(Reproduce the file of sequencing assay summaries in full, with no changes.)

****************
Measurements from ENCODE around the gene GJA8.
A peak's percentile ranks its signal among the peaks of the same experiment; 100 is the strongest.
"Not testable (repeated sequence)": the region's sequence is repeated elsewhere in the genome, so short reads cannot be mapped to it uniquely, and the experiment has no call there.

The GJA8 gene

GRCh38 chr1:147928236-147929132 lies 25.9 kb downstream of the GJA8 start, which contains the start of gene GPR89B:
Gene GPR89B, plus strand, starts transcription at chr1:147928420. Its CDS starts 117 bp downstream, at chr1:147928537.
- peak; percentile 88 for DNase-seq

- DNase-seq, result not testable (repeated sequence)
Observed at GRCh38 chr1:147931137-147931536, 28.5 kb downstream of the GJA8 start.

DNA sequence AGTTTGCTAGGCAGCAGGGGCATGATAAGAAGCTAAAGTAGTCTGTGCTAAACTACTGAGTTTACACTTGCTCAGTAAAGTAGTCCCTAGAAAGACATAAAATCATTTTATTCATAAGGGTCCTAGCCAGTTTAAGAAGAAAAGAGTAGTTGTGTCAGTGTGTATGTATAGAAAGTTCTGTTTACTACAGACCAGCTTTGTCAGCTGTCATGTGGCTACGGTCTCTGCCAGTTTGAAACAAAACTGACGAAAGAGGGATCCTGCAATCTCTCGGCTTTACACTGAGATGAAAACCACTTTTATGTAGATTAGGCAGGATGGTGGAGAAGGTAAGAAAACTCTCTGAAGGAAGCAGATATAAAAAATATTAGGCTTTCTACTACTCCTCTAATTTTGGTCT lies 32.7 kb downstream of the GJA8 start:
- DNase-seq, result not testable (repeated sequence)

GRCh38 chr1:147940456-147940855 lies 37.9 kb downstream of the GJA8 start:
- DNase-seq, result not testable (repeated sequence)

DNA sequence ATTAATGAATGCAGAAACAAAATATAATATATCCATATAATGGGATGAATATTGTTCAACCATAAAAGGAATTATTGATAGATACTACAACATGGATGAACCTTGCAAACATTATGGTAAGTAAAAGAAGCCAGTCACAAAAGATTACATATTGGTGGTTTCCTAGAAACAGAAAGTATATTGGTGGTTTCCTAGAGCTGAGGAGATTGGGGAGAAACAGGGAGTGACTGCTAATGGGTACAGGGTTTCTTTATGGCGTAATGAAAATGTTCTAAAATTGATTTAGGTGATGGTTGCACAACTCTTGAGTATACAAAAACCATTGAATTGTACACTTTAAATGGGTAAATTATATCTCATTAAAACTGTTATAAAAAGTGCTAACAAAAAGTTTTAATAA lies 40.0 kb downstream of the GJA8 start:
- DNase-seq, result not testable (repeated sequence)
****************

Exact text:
Measurements from ENCODE around the gene GJA8.
A peak's percentile ranks its signal among the peaks of the same experiment; 100 is the strongest.
"Not testable (repeated sequence)": the region's sequence is repeated elsewhere in the genome, so short reads cannot be mapped to it uniquely, and the experiment has no call there.

The GJA8 gene

GRCh38 chr1:147928236-147929132 lies 25.9 kb downstream of the GJA8 start, which contains the start of gene GPR89B:
Gene GPR89B, plus strand, starts transcription at chr1:147928420. Its CDS starts 117 bp downstream, at chr1:147928537.
- peak; percentile 88 for DNase-seq

- DNase-seq, result not testable (repeated sequence)
Observed at GRCh38 chr1:147931137-147931536, 28.5 kb downstream of the GJA8 start.

DNA sequence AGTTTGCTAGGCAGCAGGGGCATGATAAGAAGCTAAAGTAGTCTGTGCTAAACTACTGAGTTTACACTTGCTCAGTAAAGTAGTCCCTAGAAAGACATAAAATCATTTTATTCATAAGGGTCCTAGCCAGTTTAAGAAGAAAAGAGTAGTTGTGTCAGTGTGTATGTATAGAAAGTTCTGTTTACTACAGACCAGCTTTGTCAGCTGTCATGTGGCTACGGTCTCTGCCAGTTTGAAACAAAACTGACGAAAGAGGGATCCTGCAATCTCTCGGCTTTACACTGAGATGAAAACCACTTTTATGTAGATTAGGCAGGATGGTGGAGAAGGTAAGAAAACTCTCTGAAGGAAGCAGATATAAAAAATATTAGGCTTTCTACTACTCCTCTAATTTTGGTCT lies 32.7 kb downstream of the GJA8 start:
- DNase-seq, result not testable (repeated sequence)

GRCh38 chr1:147940456-147940855 lies 37.9 kb downstream of the GJA8 start:
- DNase-seq, result not testable (repeated sequence)

DNA sequence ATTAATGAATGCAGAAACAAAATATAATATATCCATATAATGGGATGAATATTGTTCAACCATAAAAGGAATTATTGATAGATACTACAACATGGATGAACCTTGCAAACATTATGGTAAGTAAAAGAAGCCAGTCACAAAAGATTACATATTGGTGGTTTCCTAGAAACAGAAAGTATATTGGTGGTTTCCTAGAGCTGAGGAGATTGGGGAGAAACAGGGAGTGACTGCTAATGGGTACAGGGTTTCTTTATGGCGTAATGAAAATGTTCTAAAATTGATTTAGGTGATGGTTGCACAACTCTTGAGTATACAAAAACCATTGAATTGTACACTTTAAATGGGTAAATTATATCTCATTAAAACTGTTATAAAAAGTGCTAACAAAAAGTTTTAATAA lies 40.0 kb downstream of the GJA8 start:
- DNase-seq, result not testable (repeated sequence)